Whatever your standing in society, everyone has physical health as well as mental health. No matter where you are on the spectrum of mental health, there are things you can do daily to keep good mental health.
One of these things is through movement.
The Japanese have a term called Shinrin-yoku, which means “taking in the forest atmosphere” or “forest bathing.” The idea is by moving in a natural setting, benefits our physical and mental well being, as it helps us have a sense groundedness or interconnectedness to our natural environment, particularly for people living in urban areas.
Movement can take on many forms, one is through walking in a natural setting as noted above, or in my personal experience it can be expressed through running.
There have been times where I have a challenge in my mind, and going for an easy paced run or walk helps me gain some clarity. However sometimes it’s not easy to know where to start exploring the challenges that one may face, and this book can help as a starting point.
Written by William Pullen a psychotherapist registered with the British Association for Counselling and Psychotherapy, introduces Dynamic Running Therapy (DRT) which is a method for confronting difficult feelings and circumstances in your life through movement. It is easily adapted to you, so if you want to run, walk, that’s absolutely fine.
With modern life, although we are busy and appear more connected to the digital, world, we can also be disconnected to ourselves because of these distractions. This books great strength is it helps start this conversation to better connect with yourself.
The book is divided into sections to address themes such as anger, anxiety, relationships etc. So you can dip into sections of the book as required. It encourages you think beyond the initial conscious answer, to pay attention and raise your awareness to the challenges you face. It works by stimulating your thoughts, combined with action it can help make new choices or, if there isn’t an answer that’s OK, as it helps you see things clearly.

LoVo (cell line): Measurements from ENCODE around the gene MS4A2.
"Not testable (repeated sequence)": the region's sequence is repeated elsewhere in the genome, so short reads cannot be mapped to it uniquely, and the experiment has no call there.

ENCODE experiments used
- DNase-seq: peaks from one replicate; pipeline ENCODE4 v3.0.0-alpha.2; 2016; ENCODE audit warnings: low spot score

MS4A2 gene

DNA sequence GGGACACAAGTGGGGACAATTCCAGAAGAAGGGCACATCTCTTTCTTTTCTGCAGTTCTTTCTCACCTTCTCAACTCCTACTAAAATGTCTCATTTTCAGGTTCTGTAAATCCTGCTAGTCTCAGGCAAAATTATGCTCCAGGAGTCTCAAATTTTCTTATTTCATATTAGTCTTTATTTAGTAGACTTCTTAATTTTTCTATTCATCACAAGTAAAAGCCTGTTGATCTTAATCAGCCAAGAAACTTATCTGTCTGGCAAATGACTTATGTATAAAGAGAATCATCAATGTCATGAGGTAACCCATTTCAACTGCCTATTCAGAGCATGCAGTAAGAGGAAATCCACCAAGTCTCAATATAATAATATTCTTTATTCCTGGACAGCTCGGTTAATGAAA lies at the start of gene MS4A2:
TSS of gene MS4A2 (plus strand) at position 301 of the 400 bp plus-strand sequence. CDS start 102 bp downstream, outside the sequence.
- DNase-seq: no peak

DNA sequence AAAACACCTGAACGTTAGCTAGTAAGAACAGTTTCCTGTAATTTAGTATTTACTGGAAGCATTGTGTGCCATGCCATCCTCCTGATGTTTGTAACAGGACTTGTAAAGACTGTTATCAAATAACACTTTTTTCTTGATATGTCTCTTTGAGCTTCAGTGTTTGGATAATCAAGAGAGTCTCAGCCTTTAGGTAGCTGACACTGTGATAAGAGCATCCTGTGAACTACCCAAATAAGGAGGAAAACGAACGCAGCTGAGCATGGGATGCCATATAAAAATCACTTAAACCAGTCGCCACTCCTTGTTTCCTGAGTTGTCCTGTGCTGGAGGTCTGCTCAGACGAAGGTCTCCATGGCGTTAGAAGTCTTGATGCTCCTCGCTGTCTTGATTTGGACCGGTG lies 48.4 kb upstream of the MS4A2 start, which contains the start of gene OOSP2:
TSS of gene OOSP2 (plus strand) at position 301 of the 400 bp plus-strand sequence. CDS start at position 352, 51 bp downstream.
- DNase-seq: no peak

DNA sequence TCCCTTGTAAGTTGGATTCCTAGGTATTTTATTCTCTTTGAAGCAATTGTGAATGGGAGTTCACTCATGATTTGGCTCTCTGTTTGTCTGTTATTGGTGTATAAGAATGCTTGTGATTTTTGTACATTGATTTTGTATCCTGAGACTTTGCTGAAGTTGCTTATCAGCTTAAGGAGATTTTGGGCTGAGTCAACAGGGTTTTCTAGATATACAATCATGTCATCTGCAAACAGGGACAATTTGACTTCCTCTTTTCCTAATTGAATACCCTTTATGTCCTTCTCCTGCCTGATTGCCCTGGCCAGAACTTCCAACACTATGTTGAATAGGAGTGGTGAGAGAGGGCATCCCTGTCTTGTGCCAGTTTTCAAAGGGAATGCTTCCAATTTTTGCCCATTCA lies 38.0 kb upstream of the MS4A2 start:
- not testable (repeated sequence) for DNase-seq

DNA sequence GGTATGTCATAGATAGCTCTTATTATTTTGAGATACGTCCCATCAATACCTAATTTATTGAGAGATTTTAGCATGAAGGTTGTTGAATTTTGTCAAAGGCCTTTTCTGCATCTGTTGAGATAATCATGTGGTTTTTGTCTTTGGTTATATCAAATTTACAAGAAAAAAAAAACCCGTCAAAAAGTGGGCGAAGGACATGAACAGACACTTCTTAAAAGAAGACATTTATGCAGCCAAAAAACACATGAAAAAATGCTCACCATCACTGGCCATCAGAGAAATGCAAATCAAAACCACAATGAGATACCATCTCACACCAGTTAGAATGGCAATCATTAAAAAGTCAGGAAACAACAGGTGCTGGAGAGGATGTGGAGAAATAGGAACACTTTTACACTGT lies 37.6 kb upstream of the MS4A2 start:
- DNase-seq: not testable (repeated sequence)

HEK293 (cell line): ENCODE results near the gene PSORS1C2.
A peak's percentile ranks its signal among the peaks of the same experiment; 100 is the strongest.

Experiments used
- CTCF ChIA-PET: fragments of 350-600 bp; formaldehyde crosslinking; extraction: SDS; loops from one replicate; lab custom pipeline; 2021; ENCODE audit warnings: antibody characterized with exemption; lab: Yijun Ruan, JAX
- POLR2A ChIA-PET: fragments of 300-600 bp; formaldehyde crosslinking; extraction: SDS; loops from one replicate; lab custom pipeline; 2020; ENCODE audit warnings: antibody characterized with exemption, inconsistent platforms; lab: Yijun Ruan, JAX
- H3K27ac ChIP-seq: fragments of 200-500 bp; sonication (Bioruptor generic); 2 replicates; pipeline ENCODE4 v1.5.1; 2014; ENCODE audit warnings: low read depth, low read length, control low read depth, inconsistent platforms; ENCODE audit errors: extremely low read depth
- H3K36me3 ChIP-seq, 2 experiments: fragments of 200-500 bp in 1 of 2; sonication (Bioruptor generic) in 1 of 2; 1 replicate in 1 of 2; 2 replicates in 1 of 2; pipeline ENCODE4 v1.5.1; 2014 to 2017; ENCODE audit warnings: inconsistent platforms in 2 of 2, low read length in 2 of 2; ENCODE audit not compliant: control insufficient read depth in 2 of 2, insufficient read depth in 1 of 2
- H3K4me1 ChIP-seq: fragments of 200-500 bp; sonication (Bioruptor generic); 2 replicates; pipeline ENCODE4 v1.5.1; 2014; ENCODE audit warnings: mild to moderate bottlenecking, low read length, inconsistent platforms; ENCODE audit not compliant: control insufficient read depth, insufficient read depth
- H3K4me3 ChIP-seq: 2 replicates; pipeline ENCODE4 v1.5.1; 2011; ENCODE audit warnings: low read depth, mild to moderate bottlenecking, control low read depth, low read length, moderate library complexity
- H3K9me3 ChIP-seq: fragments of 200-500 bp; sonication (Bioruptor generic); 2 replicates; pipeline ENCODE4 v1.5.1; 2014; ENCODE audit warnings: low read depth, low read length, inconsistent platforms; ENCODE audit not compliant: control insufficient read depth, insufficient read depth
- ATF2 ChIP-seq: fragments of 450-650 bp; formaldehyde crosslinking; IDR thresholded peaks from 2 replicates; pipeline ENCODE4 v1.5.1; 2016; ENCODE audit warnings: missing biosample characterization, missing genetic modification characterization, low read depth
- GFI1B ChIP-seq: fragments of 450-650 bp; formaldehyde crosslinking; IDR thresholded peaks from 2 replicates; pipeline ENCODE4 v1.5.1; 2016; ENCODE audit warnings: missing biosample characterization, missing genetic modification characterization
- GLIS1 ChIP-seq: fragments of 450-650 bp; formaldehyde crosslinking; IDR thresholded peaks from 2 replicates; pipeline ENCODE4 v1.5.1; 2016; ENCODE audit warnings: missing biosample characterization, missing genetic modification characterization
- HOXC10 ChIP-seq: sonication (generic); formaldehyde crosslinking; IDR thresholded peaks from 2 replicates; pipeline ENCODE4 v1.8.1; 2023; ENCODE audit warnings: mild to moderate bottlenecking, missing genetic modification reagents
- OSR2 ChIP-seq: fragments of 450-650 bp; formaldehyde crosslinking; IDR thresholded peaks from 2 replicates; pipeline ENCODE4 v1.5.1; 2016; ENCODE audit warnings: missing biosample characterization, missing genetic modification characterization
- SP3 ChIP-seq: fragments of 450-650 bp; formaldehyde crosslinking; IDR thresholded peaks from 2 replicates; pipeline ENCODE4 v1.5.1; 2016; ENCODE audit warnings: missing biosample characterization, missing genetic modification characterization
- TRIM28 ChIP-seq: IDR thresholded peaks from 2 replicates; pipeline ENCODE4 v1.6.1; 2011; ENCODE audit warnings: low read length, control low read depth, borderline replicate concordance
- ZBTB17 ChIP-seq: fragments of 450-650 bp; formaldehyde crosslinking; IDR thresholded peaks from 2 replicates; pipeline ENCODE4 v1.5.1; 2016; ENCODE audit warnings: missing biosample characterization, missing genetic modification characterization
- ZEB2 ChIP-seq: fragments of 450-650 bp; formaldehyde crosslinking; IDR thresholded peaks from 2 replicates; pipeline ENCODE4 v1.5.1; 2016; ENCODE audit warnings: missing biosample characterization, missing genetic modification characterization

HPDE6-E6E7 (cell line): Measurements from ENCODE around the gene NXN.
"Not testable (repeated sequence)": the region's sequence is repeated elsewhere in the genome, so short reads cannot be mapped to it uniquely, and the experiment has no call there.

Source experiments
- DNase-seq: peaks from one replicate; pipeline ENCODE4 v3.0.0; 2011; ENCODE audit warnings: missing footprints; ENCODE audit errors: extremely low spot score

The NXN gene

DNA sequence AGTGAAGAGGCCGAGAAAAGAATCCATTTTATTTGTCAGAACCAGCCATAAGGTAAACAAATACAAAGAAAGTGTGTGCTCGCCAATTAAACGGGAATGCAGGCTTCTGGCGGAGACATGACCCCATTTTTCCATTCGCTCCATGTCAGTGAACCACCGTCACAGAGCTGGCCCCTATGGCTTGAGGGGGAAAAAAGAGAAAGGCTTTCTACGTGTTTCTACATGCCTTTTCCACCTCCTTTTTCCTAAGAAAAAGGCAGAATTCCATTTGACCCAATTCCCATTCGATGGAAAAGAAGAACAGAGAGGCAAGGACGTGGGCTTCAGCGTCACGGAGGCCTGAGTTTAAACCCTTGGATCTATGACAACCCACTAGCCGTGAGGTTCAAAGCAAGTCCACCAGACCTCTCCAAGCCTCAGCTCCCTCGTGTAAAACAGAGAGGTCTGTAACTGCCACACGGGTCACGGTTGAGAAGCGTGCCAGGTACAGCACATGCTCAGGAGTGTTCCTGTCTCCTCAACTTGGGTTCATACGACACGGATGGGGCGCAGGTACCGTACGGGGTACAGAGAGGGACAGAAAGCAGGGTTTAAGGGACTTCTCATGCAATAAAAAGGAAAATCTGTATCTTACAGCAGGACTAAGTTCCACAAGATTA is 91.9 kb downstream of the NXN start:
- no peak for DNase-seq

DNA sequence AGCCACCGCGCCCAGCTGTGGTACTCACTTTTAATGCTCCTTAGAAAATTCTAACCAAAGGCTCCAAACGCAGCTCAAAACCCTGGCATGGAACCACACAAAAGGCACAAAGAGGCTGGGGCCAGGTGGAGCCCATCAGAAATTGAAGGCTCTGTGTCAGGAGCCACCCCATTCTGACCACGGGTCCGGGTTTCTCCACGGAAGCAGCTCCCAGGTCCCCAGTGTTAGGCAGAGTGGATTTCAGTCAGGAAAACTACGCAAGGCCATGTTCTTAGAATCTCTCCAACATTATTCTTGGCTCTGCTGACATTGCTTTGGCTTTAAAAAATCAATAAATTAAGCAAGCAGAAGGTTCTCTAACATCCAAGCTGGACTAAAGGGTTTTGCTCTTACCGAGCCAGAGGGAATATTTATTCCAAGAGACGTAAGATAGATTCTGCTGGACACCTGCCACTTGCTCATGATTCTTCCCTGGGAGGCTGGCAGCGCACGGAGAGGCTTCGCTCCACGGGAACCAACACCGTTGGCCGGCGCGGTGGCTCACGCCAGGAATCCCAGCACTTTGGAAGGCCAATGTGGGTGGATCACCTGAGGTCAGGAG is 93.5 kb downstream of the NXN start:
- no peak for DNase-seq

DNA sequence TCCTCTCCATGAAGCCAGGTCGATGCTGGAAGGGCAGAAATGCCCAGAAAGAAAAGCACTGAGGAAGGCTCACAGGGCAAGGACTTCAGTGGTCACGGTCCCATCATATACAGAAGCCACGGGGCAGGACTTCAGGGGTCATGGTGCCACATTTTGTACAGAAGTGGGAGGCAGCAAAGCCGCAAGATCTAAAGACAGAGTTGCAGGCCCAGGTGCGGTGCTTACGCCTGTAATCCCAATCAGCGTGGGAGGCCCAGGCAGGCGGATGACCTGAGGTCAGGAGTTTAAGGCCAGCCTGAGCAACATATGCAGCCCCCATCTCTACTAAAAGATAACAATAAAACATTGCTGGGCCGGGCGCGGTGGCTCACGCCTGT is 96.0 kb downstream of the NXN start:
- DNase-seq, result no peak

The main thing is to be honest with yourself, look at all emotions without judgement. This isn’t easy to do because feelings of looking weak or shame inhibit this process, of how you actually feel about a chosen topic.
So your reading this thinking OK “Marathon” Marcus it’s ok for you to pontificate on these theories, but do they work? So here is an example excerpt of one of my answers to a question in the book.
Please note: In addition to the activity, journaling is encouraged by the author.
Do you feel powerless? If so, in what way? Would it help to acknowledge this?
I’ve been practicing Wing Chun Kung Fu for a number of years, and a guest Sifu came into our Kwoon to take a class, and he said “People study martial arts because they are afraid of something.” At the time my ego laughed it off, but after the class that comment really stuck with me for a long time afterwards, because in my case it was true. My childhood was tough, at times I felt powerless, vulnerable and fearful.
So when I grew up I wanted to learn a martial art almost as if learning how to defend myself would coverup the feelings of powerlessness, vulnerability and fear.
But it didn’t. As time passed I learned skills of how to physically fight, however later I realised that I was fighting against myself, I was fighting against that kid I was in the past.
If I am to progress in my training, I can’t train from a place of historic fear, because it hasno place or relevance to the here and now…
This process did help me look at something I didn’t pay attention to, and that experience is invaluable because once your aware of these things, it’s easier to let them go.
Final point: Although there has been great coverage regarding mental health. There is a big difference between mental health and mental illness. The latter falls into the range of mood, anxiety, personality, psychotic disorders, which require medical and personal help. There are cases where for some people having antidepressants is life or death situation. For those affected by clinical mental illness the author and I are in agreement that DRT isn’t suitable.
Whereas DRT and the book are more suitable for those who feel stuck, or suffer low mood, anxiety, stress or depression.
In the balance between a sound mind and body, this book is a reminder of the importance to make time daily to prioritise both. Sometimes it’s not easy to know where to start but this book is a great help in getting unstuck, and in encouraging journaling, as such I would highly recommend this book and DRT.
Run for Your Life by William Pullen is published by Penguin Life and is on Amazon.